Daiwa Securities Group could pay around $2 billion to exit an investment banking joint venture with Sumitomo Mitsui Financial Group, sources said, triggering a further shake-up of Japan's banking industry.

Shares of Daiwa, Japan's No.2 brokerage, tumbled 5 percent amid concerns it could lose clients to SMFG, the country's third-largest bank. SMFG slipped 0.3 percent, reflecting worries over how it will fill strategic holes created by the split.

The fate of the partnership has been in doubt since SMFG agreed earlier this year to buy Citigroup's brokerage and securities underwriting operations in Japan for about $6 billion, some of which overlapped with the Daiwa venture.

That deal came on the heels of Nomura's purchase of parts of Lehman Brothers, and Mitsubishi UFJ Financial Group's investment in Morgan Stanley, as Japanese banks looked to take advantage of a global financial crisis that sidelined Wall Street rivals.

SMFG had been in talks with Daiwa to take a majority stake in the 10-year old venture and combine its wholesale operations with those bought from Citigroup, but Daiwa was loath to lose control and the negotiations fell through.

Daiwa owns 60 percent of the unlisted venture, Daiwa Securities SMBC, and SMFG the rest.

It's been 10 years since the venture was born. The financial environment has changed and we felt the structure of the alliance between the bank and brokerage should also change. But we couldn't reach an agreement, said a senior executive at SMFG.

SMFG said it was in talks with Daiwa but had made no decision. Daiwa declined to comment.

One source, speaking on condition of anonymity as no decision on the talks was yet public, said Daiwa Securities will likely have to pay about 200 billion yen ($2.2 billion) to buy SMFG's 40 percent stake. Two other sources familiar with the issue said the venture partners were discussing ending the tie-up.

Daiwa's stock fall reflected investor worries the broker would lose some clients to SMFG, which will build its wholesale securities business around broker Nikko Cordial and parts of investment bank Nikko Citigroup it is set to buy from Citigroup.

Daiwa has been depending on Sumitomo Mitsui a lot to win mandates for various businesses and now it is going to lose that tie. Daiwa SMBC played a key role for Daiwa Securities Group, said Wataru Kasatani, a financial analyst for MDAM Asset Management in Tokyo.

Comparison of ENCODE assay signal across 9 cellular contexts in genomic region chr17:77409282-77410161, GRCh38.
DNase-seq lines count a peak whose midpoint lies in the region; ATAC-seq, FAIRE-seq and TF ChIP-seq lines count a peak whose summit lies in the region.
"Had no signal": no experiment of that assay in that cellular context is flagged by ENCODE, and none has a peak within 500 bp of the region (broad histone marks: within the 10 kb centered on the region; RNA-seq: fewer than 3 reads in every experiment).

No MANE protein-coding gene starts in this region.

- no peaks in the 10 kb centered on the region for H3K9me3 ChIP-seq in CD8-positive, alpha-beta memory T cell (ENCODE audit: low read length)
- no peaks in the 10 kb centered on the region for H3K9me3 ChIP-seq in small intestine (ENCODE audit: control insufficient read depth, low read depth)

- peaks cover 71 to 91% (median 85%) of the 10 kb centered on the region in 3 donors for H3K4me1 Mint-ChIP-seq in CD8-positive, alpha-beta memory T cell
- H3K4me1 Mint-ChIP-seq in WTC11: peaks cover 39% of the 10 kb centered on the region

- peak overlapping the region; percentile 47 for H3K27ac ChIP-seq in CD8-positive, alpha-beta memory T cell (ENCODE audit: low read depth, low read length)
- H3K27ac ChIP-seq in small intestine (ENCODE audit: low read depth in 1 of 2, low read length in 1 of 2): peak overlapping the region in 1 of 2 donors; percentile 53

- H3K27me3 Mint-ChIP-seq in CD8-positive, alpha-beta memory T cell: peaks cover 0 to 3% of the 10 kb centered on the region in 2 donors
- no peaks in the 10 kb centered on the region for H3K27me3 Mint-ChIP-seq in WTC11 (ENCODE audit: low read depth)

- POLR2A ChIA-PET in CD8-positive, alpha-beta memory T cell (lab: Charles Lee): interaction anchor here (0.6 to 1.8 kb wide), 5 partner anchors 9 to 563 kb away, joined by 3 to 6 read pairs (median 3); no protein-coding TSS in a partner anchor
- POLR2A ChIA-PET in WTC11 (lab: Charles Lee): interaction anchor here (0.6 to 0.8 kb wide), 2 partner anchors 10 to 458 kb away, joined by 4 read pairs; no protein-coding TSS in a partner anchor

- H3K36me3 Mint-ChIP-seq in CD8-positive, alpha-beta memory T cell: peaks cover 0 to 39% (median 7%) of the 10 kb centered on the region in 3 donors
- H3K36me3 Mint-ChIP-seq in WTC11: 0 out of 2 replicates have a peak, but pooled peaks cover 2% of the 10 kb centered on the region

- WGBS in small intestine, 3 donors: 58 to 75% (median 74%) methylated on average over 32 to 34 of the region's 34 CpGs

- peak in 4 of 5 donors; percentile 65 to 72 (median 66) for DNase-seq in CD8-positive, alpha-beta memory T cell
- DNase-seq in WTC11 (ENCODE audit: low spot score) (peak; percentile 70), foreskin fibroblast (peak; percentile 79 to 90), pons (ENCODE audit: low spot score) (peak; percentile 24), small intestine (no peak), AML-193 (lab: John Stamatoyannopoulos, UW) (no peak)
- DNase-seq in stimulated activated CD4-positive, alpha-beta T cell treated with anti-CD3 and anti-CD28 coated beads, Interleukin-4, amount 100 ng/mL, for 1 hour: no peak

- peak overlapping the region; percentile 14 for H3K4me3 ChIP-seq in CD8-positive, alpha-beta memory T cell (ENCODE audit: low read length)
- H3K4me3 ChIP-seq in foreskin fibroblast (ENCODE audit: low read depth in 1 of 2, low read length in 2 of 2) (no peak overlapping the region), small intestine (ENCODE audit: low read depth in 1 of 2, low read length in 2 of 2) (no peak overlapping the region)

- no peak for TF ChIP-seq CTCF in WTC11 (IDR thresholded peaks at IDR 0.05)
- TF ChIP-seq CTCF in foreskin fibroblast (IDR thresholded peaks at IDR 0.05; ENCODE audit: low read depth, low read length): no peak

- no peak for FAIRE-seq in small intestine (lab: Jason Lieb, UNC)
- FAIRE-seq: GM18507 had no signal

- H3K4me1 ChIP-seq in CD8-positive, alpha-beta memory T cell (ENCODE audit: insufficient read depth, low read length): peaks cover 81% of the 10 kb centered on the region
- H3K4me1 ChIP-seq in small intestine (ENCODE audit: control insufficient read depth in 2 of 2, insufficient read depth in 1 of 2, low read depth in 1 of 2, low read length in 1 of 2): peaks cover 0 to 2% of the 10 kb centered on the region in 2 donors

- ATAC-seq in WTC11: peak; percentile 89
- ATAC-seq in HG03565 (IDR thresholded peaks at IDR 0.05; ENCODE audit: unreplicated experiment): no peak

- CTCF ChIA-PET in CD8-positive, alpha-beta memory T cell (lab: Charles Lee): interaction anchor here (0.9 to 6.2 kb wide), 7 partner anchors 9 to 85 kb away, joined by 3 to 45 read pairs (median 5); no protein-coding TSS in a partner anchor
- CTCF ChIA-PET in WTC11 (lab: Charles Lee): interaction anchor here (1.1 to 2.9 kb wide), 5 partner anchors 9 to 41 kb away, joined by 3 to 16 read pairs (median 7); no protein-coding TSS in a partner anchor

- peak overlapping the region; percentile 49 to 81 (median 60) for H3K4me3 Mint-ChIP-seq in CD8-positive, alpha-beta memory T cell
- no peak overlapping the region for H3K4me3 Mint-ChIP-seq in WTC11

Sumitomo Mitsui will continue to serve as Daiwa's main lender and the two plan to retain other ties, the sources said.

But the loss of the investment banking alliance with Daiwa will create hurdles for SMFG as it aims to catch up with Nomura, the leading underwriter in Japan, and use Nikko Citigroup and ties forged with Citigroup to expand overseas.

Daiwa Securities SMBC ranked second in underwriting stock issues by Japanese companies in the six months through June, according to Thomson Reuters data. It ranked third in corporate bonds behind Nomura and Mitsubishi UFJ Financial Group.

Nomura is expanding its operations after buying the Asia, Europe and Middle East operations of Lehman last year while Mitsubishi UFJ Financial Group and Morgan Stanley plan to merge their investment banking business in Japan.

SMFG now faces the challenge of filling holes in its investment banking operation that have been left by ending its partnership with Daiwa, said Credit Suisse analyst Shinichi Ina.

Meanwhile Daiwa has been building up its overseas network to expand its mergers and acquisition advisory businesses.

Daiwa Securities SMBC, which already has an alliance with U.S. advisory firm Sagent Advisors, in May agreed to buy the corporate finance unit of Britain's Close Brothers Group for 75 million pounds.

(Additional reporting by Anurag Kotoky in Bangalore, Yumiko Nishitani, Junko Fujita and Nathan Layne in Tokyo; Editing by Ian Geoghegan)